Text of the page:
IT ALL started with President Rodrigo Duterte's State of the Nation Address (Sona). He warned all telecommunication companies (telcos) to improve their services or be expropriated by the government. The telcos then responded by saying that it is the local government units (LGU) who are causing delays in the installation of cell towers.
Following Duterte's order to improve the digital infrastructure in the country, the Department of the Interior and Local Government (DILG) announced that a joint memorandum circular of concerned agencies will be issued to streamline the documentary requirements and processing time for the building permits of the telecommunication towers. The processing time is a maximum of 20 days. In addition to streamlining permitting requirements, the government also allowed the use of common cell towers.
The DILG said there will be no more resolutions from City or Municipal Councils and from homeowners association (HOA). To be secured are barangay clearance and other documentary requirements for building permit applications on common towers such as Unified Application Form for Locational Permit, Fire Safety Evaluation Certificate, building permit, property documents and select ancillary permit and accessory permits requirements.
It's good that the Sanggunian Bayan/Panlungsod is out of the picture because they will have a tough time complying with the 20 day deadline. The Sanggunian needs a minimum of two weeks to approve a resolution, unless a special session is called for the purpose. The first week is first reading and referral to the appropriate committee. Assuming the committee hearing goes without any problem, the resolution is approved the following session day.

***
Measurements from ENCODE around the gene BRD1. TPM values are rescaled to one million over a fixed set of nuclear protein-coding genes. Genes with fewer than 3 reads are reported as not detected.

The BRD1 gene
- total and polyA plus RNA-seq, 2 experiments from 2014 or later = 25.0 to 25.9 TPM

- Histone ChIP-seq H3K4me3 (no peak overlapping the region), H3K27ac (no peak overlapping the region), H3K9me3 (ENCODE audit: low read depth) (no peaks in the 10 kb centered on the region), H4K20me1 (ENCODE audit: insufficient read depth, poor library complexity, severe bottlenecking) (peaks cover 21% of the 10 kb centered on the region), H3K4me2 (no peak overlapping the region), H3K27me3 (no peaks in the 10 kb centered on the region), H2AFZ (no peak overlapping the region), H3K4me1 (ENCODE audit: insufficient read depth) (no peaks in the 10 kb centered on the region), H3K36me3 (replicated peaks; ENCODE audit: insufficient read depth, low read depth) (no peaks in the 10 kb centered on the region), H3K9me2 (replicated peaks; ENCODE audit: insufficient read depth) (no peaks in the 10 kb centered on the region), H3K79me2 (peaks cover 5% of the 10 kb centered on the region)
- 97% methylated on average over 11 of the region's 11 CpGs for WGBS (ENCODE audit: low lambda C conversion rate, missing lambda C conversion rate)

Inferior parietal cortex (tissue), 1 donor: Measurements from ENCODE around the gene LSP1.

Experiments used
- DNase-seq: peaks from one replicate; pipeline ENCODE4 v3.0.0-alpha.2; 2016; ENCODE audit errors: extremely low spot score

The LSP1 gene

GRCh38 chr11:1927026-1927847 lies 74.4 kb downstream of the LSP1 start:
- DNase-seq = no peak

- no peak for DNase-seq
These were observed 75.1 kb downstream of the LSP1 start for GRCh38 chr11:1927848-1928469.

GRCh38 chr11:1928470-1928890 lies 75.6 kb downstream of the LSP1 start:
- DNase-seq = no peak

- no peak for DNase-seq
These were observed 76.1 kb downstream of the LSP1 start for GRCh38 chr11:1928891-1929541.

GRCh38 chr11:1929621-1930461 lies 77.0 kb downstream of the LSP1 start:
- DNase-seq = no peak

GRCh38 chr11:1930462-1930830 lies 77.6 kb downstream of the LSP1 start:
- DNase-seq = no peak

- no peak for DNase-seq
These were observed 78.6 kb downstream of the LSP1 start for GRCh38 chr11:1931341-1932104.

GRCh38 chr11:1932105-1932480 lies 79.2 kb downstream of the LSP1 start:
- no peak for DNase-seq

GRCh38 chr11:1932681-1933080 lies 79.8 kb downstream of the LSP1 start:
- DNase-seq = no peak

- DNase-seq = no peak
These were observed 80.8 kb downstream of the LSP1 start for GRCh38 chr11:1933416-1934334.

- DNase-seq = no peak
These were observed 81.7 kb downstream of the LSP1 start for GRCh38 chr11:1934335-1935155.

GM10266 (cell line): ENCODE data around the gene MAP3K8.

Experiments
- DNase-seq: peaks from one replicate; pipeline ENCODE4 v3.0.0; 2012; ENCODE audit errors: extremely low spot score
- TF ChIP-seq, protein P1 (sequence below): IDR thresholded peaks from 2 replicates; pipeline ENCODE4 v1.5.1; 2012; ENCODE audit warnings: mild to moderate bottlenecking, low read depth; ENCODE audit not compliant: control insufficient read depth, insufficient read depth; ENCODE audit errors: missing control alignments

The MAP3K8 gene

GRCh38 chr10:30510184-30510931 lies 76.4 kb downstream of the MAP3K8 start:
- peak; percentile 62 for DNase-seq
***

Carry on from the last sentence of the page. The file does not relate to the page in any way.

Based on my experience as councilor, the delay in the approval of the city/municipal council is actually the telco's compliance to the locational guidelines for base stations of cellular mobile telephone service of the HLURB. It requires among others a Barangay Resolution, consent of the HOA, Department of Health (DOH) report and the conversion of the land where the cell tower will be erected. There are instances when they submit incomplete requirements.
Under the HLURB guidelines, the approval of the HOA and residents whose property is adjacent to the base station is needed if the site is inside a subdivision. If there is no HOA, there should be a written consent of the majority of the actual occupants and owners of properties within a radial distance equivalent to the height of the base station.
As for the DOH, the HLURB requires a Radiation Protection Evaluation Report from the Radiation Health Service. If the land where the cell tower will be erected is agricultural, it has to be converted to non-agricultural use by the Department of Agrarian Reform. These two are the hardest to secure. It takes months to get them. If the site is near an airport, a clearance from the Civil Aviation Authority of the Philippines is also needed.
Another cause of delay is opposition to the project. Usually, the barangay will hold a public hearing and those who are against the project will bring out information from the internet on the alleged adverse effects of radiation from cell sites. Sometimes they even invite outsiders who will speak about these claims. The Barangay Council, under pressure from its constituents, will defer, or in some cases even deny, the approval of a resolution of consent.
August 06, 2020
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